Pharmaceuticals & Biotech

Research identifies product pipeline benchmarks at top global biopharmaceutical companies

By James Bierman, Neha Agarwal, and Supratik Choudhury

Dec. 24, 2021 | Article | 4-minute read

Research identifies product pipeline benchmarks at top global biopharmaceutical companies


Considering the rapid changes the biopharmaceutical landscape has been experiencing in recent years, it’s more important than ever that pharma companies review and consider what’s in their growth engines so that they can adapt along with market conditions.

 

A core driver of growth for biopharmaceutical companies is the development of new molecular entities (NMEs) and original Biologics License Applications (BLAs) that they hope will be approved to go to market and eventually deliver financial returns. 

 

To provide insights to those who manage or analyze biopharmaceutical company pipelines, ZS does research to benchmark what to expect from the product pipelines at the largest biopharmaceutical companies in the world. Our annual analysis aims to help pharma professionals answer key questions at their organizations, namely:

  • Is our pipeline right-sized for our organization?
  • Will our organization get enough out of what it spends on its pipeline?
  • What can we do to maximize the value of our pipelines and investments?

This excerpt summarizes some of the key insights from our 2021 benchmarking study.

Expected pharma pipeline analysis method



To conduct this benchmarking research, we reviewed the pipelines in 2021 for the top 15 pharma organizations (by 2020 revenue), according to data available from Evaluate Pharma (expected NPV or eNPV) and Bloomberg (market capitalization, net margin % and R&D spend for the year 2020).

 

Our analysis considered the expected net present value (eNPV) of NMEs and BLAs in Phase 2, Phase 3 and “filed” development stages. These assets represent a core growth engine that is novel (i.e., not line extensions), not too early stage to be speculative (i.e., Phase 1), and held within the company (i.e., not associated with business development activities).

 

To compare the eNPV for different sized companies, we used the market capitalization and net margin percentage to control for overall company size and current profitability. We calculated the eNPV to R&D spend ratio to evaluate the future expectations for each company’s pipeline based on its R&D spend. 

What we found about biopharma pipeline expected value



To determine whether companies are seeing a strong return on investments into their pipelines, we calculated the ratio of expected pipeline NPV (eNPV) to R&D spend. For this metric, we observed an average of 2.94 with a broad range—from  0.41 to 14.88—which indicates a few things:

  • There is a high degree of variation in the expected value emerging from the R&D spend at different companies.
  • Different companies are taking different strategies related to clinical development versus business development.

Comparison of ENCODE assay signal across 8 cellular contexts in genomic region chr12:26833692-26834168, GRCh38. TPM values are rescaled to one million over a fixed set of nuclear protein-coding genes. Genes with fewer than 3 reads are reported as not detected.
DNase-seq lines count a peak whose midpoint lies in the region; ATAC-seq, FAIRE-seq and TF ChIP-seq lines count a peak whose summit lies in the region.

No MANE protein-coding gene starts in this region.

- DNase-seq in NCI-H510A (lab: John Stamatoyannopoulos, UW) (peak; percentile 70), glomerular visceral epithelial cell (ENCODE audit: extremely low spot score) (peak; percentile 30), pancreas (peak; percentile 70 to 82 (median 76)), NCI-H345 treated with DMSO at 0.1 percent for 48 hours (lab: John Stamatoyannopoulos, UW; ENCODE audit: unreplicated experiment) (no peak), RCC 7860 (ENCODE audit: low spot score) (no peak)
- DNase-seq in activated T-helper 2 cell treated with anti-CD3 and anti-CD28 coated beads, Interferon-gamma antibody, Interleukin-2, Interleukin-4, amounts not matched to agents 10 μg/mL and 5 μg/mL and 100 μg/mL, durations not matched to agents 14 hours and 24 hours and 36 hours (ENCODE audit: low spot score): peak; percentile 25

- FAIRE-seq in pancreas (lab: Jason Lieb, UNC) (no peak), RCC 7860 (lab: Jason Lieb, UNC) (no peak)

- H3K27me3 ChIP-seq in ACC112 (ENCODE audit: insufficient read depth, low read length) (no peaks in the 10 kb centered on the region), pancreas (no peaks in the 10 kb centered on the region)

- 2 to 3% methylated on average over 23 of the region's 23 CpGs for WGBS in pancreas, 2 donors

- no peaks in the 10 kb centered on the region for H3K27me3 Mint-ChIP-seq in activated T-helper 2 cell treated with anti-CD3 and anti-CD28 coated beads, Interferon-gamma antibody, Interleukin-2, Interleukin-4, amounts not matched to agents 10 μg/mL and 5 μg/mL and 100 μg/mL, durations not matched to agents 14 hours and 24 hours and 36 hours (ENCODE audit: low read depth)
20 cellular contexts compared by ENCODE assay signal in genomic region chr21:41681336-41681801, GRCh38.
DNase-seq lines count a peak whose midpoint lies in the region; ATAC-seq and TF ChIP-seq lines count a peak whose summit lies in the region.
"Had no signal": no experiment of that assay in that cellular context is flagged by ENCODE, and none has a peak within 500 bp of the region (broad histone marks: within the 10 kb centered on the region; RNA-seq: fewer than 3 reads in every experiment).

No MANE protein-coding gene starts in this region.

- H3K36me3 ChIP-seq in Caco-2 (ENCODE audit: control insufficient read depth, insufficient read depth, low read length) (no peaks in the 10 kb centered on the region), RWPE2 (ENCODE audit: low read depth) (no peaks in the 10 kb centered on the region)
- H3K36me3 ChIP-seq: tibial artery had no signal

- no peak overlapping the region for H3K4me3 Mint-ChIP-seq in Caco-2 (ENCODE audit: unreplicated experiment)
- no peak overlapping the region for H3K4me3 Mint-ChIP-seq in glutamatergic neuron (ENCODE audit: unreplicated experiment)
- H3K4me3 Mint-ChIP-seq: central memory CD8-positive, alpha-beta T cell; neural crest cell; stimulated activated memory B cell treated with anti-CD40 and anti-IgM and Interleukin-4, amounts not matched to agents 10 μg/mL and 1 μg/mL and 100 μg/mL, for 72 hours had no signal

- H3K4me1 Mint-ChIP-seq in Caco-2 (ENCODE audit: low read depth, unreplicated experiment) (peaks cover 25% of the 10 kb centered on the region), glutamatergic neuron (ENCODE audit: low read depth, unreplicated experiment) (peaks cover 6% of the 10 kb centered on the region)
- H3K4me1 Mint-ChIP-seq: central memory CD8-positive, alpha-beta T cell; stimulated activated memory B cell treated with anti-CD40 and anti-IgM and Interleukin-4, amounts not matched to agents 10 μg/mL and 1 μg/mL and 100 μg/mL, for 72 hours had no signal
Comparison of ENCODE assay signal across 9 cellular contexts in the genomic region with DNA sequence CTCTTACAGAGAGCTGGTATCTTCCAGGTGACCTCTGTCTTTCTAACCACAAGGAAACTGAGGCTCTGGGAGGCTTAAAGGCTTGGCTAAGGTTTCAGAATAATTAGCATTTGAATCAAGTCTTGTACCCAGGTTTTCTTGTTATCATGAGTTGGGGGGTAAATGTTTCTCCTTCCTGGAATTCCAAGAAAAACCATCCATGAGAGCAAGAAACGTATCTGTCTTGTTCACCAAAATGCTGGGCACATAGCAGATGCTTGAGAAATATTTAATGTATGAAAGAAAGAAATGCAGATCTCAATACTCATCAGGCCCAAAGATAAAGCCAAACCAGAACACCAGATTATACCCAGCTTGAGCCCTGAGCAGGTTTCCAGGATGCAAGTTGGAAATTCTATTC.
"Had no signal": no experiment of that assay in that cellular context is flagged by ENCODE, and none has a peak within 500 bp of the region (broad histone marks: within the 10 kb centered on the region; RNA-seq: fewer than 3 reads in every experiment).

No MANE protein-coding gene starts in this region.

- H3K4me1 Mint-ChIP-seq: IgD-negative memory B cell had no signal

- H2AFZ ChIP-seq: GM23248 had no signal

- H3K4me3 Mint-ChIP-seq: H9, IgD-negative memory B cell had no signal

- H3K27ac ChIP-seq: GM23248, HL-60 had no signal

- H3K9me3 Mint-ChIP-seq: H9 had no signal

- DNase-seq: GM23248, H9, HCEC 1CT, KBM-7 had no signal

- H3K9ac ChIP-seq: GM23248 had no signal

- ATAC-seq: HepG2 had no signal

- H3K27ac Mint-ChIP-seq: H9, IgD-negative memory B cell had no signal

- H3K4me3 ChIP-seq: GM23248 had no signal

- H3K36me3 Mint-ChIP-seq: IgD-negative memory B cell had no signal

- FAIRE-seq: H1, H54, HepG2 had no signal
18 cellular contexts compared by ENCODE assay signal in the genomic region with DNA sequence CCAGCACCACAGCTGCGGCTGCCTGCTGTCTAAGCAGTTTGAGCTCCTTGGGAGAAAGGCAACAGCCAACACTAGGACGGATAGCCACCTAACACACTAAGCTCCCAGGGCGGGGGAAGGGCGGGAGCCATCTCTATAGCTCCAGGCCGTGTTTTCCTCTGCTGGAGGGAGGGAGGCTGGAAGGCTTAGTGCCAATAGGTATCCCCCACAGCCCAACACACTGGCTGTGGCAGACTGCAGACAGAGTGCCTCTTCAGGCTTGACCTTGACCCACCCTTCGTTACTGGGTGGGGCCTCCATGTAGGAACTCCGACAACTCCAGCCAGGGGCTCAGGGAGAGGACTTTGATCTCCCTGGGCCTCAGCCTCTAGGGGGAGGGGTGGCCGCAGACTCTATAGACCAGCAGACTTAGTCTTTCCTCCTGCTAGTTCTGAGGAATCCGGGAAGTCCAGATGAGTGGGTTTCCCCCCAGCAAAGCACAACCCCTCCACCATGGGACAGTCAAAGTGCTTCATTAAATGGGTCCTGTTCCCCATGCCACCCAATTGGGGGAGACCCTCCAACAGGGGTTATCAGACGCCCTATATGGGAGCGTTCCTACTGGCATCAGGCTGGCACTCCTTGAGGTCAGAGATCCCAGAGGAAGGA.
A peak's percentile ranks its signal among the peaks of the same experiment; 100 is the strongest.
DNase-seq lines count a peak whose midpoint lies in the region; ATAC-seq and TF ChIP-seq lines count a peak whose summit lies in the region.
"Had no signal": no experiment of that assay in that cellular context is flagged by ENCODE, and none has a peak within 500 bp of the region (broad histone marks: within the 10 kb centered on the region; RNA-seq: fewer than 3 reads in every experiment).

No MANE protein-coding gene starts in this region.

• Expectations for the pipelines of these companies vary widely.

Big pharma R&D investments do not always correlate with big returns



We also observed a negative correlation between R&D spend and eNPV, indicating that the more that companies spend on R&D, the lower their marginal return on that spend. This again reflects that it’s harder for larger biopharmaceutical companies to fund their own growth through their own pipeline and that they do not benefit from economies of scale. Instead, the data shows that the largest biopharmaceutical companies are experiencing diminishing returns (figure 1).

 

Our analysis found that larger companies have a lower ratio of eNPV to market capitalization, which suggests it’s harder for big companies to fund their own growth through their own pipelines. This points to biopharmaceutical company pipelines not benefiting from economies of scale. Given this data, large biopharmaceutical companies will likely need to make additional strategic investments, such as mergers, acquisitions, licensing and line extensions to create sustainable growth.

FIGURE 1: The pipeline expected net present value (eNPV) for the top 15 biopharma companies



What biopharma companies can learn from these pipeline benchmarks



Our benchmarking research points to a few key conclusions:

 

Finding 1: The largest biopharma companies may find it harder to generate the required growth from the NMEs and BLAs in their pipelines. Though this may not be causal, the correlation between eNPV to market capitalization and eNPV to R&D spend metrics suggest that, as companies increase in size and spend more on R&D, their ability to generate expected future return diminishes.

 

Finding 2: There is opportunity for large companies to rethink their development strategies to generate more growth themselves and improve their eNPV metrics. But in the meantime, these companies will need to look elsewhere for growth in the immediate term, such as business development activities and loss of exclusivity (LOE) investments.

 

ZS will continue to conduct this benchmarking study in future years to help biopharma companies compare the state of their pipelines to their peers. 

Add insights to your inbox

We’ll send you content you’ll want to read – and put to use.



About the author(s)